China's President Xi Jinping held talks Tuesday with his Sri Lankan counterpart, seeking to strengthen defense ties with the strategically located Indian Ocean nation that could provoke unease in neighboring India.
China is increasingly asserting its influence in Sri Lanka, a midway point on one of the world's busiest international shipping lanes.
It is already the largest investor, having financed the construction of a deep-sea port and an international airport.
During his visit Xi will kick off building work on a Beijing-funded $1.4 billion port city and launch Sri Lanka's biggest electricity generator, a Chinese-funded 900-megawatt coal-fired power plant.
On Tuesday he met President Mahinda Rajapakse after a ceremonial welcome at the head of state's seafront office in Colombo.
Xi will on Wednesday launch construction of the port city, which will include the country's first Formula One track.
In a letter published on the front page of Sri Lanka's state-run Daily News on Tuesday, Xi said he wants to "enhance exchanges and cooperation between us in maritime, business, infrastructure, defence, tourism and other areas".
The reference to defense came despite the repeated insistence of Sri Lankan officials that relations were based on commercial rather than security considerations, an apparent attempt to allay Indian fears.
Sri Lanka's economic development minister Basil Rajapakse said ahead of the visit his country's close ties with China should not be a cause for concern in India.
"We are looking for trade, investment and tourism," minister Rajapakse told AFP.
"India is also looking to China so I do not see anything wrong in our having close ties with them."
Some officials in New Delhi have voiced fears in the past that China's growing engagement in the region is a deliberate strategy to encircle India.
A military aircraft maintenance facility which Sri Lanka sought to establish with Chinese help has been in limbo since India privately objected to its chosen venue, the eastern port district of Trincomalee.
Trincomalee is a natural deep-sea harbor which allied forces used as a staging post during World war II. It is still considered strategically important.
Xi also said no country should be allowed to intervene in the affairs of the small island nation, which has historically come under India's influence.
"China... resolutely opposes any move by any country to interfere in Sri Lanka's internal affairs under any excuse," Xi said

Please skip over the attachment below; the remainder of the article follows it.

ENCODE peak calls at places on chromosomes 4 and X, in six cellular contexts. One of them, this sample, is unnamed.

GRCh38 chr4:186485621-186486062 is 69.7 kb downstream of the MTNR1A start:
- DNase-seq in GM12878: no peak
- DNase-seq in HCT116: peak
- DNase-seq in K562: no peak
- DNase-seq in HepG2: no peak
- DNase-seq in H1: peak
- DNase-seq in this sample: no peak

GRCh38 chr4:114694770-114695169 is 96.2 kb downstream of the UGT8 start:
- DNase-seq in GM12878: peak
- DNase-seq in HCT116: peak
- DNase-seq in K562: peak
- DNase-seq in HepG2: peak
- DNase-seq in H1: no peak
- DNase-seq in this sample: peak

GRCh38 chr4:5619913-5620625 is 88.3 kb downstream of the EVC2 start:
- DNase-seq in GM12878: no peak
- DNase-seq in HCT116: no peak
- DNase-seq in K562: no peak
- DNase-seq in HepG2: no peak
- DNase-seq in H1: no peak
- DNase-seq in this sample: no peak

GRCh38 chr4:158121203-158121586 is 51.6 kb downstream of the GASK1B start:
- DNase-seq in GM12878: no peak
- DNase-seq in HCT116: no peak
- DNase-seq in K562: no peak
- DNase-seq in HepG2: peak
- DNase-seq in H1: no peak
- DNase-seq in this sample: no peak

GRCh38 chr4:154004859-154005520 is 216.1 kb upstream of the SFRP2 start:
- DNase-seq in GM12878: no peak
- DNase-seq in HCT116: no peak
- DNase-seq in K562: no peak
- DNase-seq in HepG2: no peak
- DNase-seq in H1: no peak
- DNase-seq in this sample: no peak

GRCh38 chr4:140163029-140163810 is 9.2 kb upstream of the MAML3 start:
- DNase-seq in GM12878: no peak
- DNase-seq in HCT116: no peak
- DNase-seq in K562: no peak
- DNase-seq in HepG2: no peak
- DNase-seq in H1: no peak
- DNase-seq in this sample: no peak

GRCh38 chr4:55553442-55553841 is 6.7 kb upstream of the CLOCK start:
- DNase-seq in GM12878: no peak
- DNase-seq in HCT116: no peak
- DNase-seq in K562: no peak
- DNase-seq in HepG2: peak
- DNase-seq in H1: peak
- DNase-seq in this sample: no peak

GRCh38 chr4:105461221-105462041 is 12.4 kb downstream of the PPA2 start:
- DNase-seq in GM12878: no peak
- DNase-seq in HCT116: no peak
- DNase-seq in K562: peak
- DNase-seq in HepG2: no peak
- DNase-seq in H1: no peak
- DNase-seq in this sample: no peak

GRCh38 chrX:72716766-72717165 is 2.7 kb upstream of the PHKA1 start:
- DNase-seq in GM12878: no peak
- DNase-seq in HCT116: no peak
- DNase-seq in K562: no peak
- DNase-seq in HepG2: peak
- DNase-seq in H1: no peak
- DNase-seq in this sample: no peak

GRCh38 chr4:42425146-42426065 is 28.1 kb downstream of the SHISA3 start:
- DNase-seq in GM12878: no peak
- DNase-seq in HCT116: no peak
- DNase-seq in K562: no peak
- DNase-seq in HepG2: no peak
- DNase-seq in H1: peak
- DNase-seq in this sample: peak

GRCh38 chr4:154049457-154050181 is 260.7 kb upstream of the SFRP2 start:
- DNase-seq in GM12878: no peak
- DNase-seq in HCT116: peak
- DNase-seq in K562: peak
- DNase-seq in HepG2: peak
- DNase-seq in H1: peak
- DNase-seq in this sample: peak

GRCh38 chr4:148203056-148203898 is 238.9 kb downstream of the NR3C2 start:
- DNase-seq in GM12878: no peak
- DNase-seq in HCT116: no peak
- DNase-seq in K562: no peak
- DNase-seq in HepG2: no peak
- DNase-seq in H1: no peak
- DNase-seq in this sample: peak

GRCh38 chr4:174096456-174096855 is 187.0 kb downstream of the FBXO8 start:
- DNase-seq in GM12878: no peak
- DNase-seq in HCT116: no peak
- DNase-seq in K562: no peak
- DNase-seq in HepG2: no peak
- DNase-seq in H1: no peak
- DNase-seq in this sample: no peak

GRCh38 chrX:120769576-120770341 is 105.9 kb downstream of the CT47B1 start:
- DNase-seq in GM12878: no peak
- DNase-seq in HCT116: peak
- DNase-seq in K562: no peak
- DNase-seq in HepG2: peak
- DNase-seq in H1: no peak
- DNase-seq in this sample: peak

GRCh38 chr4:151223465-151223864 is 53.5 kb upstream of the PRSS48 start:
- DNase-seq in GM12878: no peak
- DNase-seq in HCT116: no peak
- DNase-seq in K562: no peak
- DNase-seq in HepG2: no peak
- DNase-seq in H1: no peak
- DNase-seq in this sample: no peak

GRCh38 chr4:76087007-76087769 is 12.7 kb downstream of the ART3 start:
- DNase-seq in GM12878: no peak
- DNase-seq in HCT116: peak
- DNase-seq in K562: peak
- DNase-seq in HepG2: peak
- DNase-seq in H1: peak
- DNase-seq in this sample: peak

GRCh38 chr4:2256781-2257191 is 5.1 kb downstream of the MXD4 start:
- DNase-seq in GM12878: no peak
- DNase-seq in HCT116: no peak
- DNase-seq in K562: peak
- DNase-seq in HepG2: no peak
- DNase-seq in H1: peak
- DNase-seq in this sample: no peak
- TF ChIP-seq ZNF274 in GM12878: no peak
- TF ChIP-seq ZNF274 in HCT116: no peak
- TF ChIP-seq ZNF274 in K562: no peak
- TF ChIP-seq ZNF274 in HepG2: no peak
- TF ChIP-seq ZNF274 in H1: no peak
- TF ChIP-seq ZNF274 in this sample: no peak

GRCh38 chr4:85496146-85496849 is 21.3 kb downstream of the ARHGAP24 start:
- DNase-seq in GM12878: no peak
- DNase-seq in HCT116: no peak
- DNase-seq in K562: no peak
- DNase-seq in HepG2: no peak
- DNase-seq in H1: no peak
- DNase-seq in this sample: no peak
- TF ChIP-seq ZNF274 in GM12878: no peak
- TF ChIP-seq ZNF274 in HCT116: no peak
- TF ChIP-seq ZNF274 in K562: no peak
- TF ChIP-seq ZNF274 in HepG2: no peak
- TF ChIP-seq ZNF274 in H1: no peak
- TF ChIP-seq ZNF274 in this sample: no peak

Beijing has consistently supported Colombo in its efforts to resist a UN investigation into alleged war crimes against Tamil Tiger rebels, while India has pushed Sri Lanka to ensure accountability.
'Nothing to fear'
Xi was greeted by President Rajapakse with a ceremony involving dozens of schoolchildren and elephants dressed in colorful and ornate clothing.
The two sides are expected to finalize more than 20 agreements on trade and aid.
Beijing has already financed the construction of Sri Lanka's second international airport and a deep sea port in the southern district of Hambantota, the president's home constituency.
The ambitious port city project being developed by the Sri Lanka Ports Authority with Chinese backing will include a luxury marina as well as the racetrack.
Authority chief Priyath Bandu Wickrama said the port would be "based on commercial interests".
"We will not allow our ports for any military purposes," he told AFP. "There is nothing for anyone to fear."
The Chinese president arrived from the neighboring Maldives, where he secured support for his "21st century maritime silk road" -- an initiative which seeks to secure trade routes, largely through economic diplomacy, and which already has Colombo's backing.
China also faces competition for influence in the region from Japan, which relies on the same maritime trade routes.
Japanese Prime Minister Shinzo Abe travelled to Sri Lanka earlier this month, securing an agreement that the two countries would forge stronger maritime links.
India's new Prime Minister Narendra Modi, meanwhile, has embarked on a regional charm offensive since taking office in May to restore relationships which critics say the previous government neglected.